The Whitlingham Bird Report 2020 is available now (click here)

For previous years (2012-2019) see the links on the Whitlingham Bird List page.

THORPE MARSHES: Savi's Warbler

13th June 2020

As we neared the longest day of the year lay-ins had gone out of the window - Rose was waking up early due to a combination of the light mornings, dawn chorus and us not tiring her out as much without her toddler groups. I was therefore already downstairs having had breakfast when early morning news broke of a Savi's Warbler reeling at Thorpe Marshes. This was a genuine county rarity and a first for the site. It was also a species that because of breeding potential might be kept quiet in other circumstances, (indeed it apparently had been heard a few days ago but not been reported). Cathy very kindly said I should go and have a look, and after finding my recently acquired Norwich City face mask I was soon out of the door.

It was a lovely sunny morning down at the marshes. When I arrived nobody was there obviously watching anything, but James Lowen and several others had arrived just ahead of me, and it was James who first heard the Savi's Warbler reeling from some sedges a bit further round on the marsh. We walked round, distancing not being a problem as it could be heard from a long section of path. For 20 minutes for so it called on-and-off unseen, before flying back and taking up a new position. This time it was out in the open albeit distant. I took a short video of it reeling on my phone, and a pointless record shot which I shall reproduce below (its the brown smudge in front of the third willow from the left!) This was only the second Savi's I'd seen, following one at Strumpshaw years ago.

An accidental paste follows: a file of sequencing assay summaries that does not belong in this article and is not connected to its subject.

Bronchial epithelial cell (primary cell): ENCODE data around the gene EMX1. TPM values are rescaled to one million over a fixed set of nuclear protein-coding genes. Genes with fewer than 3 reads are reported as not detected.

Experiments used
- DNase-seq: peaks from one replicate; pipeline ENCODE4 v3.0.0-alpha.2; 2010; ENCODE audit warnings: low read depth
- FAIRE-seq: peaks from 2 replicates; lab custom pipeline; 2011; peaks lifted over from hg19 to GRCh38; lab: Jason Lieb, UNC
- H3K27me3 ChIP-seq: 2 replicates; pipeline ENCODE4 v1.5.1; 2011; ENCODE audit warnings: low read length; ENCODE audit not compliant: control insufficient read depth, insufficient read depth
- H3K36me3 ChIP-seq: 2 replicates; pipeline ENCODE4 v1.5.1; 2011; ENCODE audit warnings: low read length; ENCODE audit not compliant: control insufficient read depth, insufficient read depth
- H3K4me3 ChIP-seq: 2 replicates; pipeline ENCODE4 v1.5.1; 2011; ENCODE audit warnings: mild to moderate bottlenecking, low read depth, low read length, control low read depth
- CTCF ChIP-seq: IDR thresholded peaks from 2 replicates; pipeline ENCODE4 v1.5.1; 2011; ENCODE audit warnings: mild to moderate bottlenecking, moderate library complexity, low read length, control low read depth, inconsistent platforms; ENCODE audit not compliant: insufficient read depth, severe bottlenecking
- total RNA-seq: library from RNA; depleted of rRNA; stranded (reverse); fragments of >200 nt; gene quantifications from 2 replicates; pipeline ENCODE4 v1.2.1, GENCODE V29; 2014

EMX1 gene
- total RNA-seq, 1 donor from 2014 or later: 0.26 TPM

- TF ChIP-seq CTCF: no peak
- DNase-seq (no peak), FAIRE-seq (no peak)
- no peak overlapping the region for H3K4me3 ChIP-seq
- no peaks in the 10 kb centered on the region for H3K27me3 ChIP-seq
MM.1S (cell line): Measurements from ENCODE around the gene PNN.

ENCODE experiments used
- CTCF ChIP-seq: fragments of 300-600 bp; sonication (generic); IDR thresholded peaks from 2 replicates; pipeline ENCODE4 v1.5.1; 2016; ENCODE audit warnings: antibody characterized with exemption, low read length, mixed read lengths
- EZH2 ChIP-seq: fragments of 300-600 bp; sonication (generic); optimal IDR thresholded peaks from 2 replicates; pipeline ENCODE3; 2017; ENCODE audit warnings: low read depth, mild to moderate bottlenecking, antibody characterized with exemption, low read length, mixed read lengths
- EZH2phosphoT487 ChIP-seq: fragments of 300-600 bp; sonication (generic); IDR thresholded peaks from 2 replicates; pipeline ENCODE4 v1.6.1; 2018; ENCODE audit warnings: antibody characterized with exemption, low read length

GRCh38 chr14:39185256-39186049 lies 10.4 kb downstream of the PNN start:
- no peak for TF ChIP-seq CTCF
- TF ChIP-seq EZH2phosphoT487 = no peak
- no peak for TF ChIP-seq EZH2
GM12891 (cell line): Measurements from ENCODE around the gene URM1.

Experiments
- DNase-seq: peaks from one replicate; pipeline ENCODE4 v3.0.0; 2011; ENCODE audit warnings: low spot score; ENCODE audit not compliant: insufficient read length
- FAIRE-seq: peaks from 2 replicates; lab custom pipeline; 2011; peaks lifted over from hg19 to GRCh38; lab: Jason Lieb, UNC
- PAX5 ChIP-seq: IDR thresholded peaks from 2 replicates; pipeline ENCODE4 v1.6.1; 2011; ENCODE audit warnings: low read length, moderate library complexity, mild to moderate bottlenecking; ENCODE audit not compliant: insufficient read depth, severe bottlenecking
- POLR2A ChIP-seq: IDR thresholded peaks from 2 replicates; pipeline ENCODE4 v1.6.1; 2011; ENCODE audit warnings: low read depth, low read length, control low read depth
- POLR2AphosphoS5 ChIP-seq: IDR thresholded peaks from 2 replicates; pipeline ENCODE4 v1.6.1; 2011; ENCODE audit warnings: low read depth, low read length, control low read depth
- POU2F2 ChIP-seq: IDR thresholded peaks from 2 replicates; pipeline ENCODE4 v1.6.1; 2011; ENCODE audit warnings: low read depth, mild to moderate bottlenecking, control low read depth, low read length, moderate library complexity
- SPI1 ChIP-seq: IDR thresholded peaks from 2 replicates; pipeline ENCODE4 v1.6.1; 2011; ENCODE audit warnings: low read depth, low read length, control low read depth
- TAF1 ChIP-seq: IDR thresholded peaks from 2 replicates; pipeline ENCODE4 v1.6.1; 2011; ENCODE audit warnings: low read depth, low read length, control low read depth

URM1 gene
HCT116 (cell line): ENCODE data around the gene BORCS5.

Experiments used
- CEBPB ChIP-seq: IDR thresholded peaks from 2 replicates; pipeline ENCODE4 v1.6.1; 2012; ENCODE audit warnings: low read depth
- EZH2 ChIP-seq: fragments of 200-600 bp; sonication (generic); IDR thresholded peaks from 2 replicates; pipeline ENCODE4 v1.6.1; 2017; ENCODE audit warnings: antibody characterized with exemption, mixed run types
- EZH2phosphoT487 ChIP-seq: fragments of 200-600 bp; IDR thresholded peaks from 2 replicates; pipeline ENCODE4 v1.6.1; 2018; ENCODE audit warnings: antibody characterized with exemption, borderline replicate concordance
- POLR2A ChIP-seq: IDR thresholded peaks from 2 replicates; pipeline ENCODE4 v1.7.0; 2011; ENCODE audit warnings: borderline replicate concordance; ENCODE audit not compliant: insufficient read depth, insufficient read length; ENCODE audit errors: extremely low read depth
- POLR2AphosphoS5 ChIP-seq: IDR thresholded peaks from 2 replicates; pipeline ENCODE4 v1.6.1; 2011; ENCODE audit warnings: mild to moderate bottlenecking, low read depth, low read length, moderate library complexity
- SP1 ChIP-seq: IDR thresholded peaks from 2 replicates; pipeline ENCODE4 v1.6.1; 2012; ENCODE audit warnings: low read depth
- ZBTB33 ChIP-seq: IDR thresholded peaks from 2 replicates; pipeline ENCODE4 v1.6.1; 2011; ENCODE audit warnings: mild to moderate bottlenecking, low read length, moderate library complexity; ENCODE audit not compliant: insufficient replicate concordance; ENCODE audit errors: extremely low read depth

Two Grasshopper Warblers were also reeling, which was nice for direct contrast, and a Cuckoo called in the distance. Under different circumstances it would have been a lovely day to spend sometime soaking up the atmosphere, but aware that I have left the house at short notice and wanting to avoid the possibility of crowds I headed back, stopping to check some buttercups where there were several of the tiny hoverflies Neoscia meticulosa. The Savi's Warbler stayed for about 10 days, often showing well, and as far as I'm aware behaviour on site was good, vindicating the decision to put out the news (realistically given how busy the site has been this spring it would have been hard to keep it quiet for any length of time).

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